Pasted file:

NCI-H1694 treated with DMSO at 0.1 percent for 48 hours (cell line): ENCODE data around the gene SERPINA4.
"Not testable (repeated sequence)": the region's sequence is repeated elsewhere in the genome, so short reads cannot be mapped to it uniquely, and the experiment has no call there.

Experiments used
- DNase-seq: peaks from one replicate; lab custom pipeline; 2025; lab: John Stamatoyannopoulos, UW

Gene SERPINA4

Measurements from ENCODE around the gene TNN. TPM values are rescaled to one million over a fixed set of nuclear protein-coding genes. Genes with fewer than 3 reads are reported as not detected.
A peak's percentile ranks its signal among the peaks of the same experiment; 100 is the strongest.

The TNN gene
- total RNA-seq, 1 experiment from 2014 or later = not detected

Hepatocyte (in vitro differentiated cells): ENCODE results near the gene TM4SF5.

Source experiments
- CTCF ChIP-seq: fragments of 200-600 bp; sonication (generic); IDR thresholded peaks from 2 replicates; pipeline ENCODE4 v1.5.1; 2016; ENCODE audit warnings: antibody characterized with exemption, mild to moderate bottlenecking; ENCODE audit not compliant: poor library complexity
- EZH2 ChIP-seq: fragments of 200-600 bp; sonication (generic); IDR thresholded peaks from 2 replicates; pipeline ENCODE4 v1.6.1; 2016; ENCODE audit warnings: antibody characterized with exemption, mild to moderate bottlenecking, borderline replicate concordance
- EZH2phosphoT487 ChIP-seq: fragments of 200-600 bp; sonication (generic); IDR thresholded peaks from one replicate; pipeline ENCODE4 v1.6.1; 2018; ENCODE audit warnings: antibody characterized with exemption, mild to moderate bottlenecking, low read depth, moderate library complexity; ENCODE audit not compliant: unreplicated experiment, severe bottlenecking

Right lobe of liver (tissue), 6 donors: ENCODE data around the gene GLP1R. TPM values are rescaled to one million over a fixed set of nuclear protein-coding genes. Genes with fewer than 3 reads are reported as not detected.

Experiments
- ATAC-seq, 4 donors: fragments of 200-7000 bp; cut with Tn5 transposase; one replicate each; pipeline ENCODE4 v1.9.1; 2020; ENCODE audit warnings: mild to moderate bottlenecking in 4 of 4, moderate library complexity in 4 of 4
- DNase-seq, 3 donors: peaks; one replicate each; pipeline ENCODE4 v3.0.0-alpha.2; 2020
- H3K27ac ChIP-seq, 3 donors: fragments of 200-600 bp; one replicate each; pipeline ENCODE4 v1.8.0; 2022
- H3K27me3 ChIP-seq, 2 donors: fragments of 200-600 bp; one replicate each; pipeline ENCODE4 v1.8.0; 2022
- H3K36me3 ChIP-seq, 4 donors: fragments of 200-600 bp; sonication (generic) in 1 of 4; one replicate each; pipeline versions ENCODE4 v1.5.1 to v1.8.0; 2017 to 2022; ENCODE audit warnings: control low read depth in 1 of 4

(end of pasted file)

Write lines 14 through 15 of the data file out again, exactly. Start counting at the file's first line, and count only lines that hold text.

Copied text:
- EZH2phosphoT487 ChIP-seq: fragments of 200-600 bp; sonication (generic); IDR thresholded peaks from one replicate; pipeline ENCODE4 v1.6.1; 2018; ENCODE audit warnings: antibody characterized with exemption, mild to moderate bottlenecking, low read depth, moderate library complexity; ENCODE audit not compliant: unreplicated experiment, severe bottlenecking

Right lobe of liver (tissue), 6 donors: ENCODE data around the gene GLP1R. TPM values are rescaled to one million over a fixed set of nuclear protein-coding genes. Genes with fewer than 3 reads are reported as not detected.